Destructive Pride- Proverbs 16.18

“Pride goes before destruction and a haughty spirit before a fall.” –Proverbs 16:18

Christ Our Pilot by Warner Sallman

Leaning on our own wisdom and judgment might just lead us toward an ice burg and crash senselessly. Man is prone to error and miscalculations no matter how good he thinks he has prepared for the life long travel. If he will insist to be the captain of his own ship, he might end up under the sea of life.

The Pharos of Alexandria in its grandeur and beauty may also symbolize man’s quest for glory and recognition. By nature, man boasts about accomplishments, which sometimes deludes him in thinking that he is self-made or self-sufficient.

In the earthquake of 1303, the towering monument of Ptolemy, the Pharos of Alexandria crumbled to the ground, and never rose again. It only proves that anything that the human hands build is but temporary. Anyone who takes pride on himself might share the same fate.

Keep on steering the wheel of life with confidence as an obedient pilot. Take pride not in the countless successes you gain in your journey but in the wisdom, power, and faithfulness of the Lord Jesus- the Captain of your ship.

In this life, God designs our course and destination and we navigate toward the completion. He does not make the decisions for us but He can guide our decisions through his prompting. He will not drag us down to accomplish His will; He will only show us the vision and the way then He will give us the chance to follow and reap the reward of our obedience. If you we know the Lord, we will recognize His prompting and if we trust Him as the captain of our ship, we will obey.

Faith is neither complacent nor passive. It is not a passenger seat voyage. Faith requires action and participation for everything we do is an act of worshipful obedience.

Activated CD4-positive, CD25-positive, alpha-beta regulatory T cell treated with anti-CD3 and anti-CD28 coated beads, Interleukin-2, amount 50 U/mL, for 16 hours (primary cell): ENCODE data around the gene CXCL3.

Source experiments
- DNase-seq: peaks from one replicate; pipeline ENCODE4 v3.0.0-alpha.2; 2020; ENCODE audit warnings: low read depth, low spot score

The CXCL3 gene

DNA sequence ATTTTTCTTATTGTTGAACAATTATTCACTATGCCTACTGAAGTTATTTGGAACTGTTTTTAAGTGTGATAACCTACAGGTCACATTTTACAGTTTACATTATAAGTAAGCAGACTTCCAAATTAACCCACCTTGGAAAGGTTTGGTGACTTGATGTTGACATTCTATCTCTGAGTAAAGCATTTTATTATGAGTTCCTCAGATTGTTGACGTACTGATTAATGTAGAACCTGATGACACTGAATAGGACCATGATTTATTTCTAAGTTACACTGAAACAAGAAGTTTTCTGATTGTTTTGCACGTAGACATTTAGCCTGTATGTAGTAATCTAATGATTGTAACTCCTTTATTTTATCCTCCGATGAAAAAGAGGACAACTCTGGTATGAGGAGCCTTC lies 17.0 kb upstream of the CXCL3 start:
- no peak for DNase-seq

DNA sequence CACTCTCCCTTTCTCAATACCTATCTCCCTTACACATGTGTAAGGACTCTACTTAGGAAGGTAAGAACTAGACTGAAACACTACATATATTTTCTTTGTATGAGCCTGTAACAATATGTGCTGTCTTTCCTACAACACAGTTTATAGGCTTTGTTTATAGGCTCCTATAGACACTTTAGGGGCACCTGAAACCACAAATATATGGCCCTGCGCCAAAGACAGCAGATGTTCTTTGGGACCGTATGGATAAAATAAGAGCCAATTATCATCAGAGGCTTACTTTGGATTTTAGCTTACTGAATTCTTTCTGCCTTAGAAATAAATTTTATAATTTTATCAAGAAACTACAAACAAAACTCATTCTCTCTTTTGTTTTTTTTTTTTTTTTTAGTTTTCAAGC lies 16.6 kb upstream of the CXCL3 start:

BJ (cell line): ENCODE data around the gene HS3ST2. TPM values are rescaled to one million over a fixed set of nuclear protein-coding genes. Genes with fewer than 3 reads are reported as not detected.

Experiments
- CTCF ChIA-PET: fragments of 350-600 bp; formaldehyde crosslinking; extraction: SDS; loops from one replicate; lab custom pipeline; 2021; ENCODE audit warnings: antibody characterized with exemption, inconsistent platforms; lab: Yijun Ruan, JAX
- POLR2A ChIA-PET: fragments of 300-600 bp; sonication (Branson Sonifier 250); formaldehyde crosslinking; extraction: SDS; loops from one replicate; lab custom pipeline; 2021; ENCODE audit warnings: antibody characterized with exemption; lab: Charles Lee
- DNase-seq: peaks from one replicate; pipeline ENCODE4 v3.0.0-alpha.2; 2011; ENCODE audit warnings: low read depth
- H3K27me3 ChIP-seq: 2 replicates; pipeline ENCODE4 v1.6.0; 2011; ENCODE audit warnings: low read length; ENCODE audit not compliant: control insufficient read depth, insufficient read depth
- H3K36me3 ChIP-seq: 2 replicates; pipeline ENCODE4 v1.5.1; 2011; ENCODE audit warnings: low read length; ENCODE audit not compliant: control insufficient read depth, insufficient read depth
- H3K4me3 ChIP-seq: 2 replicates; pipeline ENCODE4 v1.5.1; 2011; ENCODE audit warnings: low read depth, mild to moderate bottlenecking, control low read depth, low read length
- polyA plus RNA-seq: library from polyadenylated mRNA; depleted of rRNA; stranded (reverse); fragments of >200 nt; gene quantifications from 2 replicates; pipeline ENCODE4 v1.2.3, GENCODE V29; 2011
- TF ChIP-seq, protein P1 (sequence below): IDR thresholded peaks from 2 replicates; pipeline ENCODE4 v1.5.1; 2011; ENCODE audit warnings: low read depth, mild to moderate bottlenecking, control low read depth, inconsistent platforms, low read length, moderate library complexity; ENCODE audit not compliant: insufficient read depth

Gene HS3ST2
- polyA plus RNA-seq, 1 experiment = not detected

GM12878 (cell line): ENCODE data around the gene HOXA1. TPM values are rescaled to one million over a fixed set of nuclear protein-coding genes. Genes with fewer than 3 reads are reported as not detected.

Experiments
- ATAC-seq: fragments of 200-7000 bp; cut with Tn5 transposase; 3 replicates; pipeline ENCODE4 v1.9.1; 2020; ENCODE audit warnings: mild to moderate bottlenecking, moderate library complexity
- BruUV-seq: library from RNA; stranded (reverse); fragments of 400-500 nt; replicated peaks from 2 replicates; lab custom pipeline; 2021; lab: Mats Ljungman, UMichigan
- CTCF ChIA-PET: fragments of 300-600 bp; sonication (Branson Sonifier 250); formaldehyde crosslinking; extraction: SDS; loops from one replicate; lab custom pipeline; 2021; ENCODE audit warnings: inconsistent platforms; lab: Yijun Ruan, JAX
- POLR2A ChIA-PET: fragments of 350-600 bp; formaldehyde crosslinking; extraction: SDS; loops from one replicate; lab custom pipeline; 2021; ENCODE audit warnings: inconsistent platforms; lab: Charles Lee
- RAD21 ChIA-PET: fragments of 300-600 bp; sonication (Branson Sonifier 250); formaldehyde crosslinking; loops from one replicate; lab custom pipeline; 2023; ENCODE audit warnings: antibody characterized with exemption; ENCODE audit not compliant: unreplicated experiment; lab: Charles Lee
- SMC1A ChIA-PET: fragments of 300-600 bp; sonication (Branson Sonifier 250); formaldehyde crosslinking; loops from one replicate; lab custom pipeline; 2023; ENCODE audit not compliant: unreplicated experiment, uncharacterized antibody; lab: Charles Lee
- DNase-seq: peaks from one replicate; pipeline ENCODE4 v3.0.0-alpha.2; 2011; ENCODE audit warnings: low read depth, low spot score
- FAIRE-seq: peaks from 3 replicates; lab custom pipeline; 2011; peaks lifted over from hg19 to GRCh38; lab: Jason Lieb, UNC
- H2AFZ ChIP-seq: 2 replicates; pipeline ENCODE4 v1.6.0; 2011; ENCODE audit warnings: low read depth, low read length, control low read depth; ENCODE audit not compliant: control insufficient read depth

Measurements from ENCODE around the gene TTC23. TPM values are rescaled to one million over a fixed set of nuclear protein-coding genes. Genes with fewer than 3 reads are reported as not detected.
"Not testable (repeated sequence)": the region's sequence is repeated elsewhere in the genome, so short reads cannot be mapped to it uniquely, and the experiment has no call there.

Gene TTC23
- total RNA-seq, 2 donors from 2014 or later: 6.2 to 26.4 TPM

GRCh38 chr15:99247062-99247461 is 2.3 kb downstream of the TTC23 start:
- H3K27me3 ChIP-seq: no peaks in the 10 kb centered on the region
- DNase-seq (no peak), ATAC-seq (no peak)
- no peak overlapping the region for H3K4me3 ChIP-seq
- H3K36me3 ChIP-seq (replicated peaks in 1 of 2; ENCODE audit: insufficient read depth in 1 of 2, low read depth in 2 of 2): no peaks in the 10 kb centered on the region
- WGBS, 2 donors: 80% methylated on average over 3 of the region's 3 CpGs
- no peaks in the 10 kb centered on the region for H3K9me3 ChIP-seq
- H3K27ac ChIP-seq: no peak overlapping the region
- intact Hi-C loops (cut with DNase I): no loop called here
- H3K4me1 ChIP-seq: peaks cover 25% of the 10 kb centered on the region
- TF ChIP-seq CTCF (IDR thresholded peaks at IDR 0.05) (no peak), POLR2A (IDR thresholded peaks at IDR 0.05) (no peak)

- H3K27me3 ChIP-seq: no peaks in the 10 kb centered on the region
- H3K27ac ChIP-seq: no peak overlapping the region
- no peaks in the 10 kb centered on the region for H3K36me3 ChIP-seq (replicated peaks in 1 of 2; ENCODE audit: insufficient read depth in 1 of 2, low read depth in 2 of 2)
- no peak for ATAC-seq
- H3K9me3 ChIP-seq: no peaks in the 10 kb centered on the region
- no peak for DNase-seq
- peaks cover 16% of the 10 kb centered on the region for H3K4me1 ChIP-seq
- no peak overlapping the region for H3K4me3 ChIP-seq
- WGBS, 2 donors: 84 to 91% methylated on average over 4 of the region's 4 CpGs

In this life’s voyage, is Jesus the captain of your ship? Do you follow Him or you still navigate on your own?

Image: Christ Our Pilot by Warner Sallman

Principle of the Lighthouse- Psalm 27.1

“The Lord is my light and my salvation; whom shall I fear? The Lord is the strength of my life; of whom shall I be afraid?” –Psalm 27:1

a depiction of the pharos of Alexandria

One of the seven wonders of the ancient world is the Pharos of Alexandria, a tall tower that has approximately measured to about 440 feet high, which has served as a landmark and a lighthouse for seafarers in the island of Alexandria.

Alexander the Great envisioned the lighthouse tower in Alexandria however, after his early demise in 323 BC, his most trusted general Ptolemy, ordered the building of the tower after pronouncing himself as king as a monument for himself. The construction ended sometime between 285 and 247 BC. Traveler Ibn Jubayr who visited the city in 1183 AD described it as: “Description of it falls short, the eyes fail to comprehend it, and words are inadequate, so vast is the spectacle.”

The essential purpose of a lighthouse is to guide seafarers away from rocks, sand bars, shorelines, or coral reefs and other dangerous spots that are not readily visible especially at night time or under a dark sky. The lighthouse can give the warning sign to ships that they are closing in to such places. It can also serve as a landmark so that seafarers would not get lost in their travel.

Life, too, is a distant travel. We need a guiding light so that we can steer away from trouble, hard knocks, and bumps that throw us out of a straight course. The psalmist has sung, “The Lord is my light.” The Lord should be our light as well. He will remove the darkness away and will lead us in the right direction.

We only need to follow our navigational instrument. Seafarers have maps, compass, rulers, radar, sonar, landmarks, and lighthouses in order to have a secure travel. We, have the Bible. The psalmist has sung, “Your word is a lamp unto my feet, and a light unto my path.” We do not need to know and see what lies in the future; we only need to follow him in each step of the way.

Center Photo:

Lighthouse of Alexandria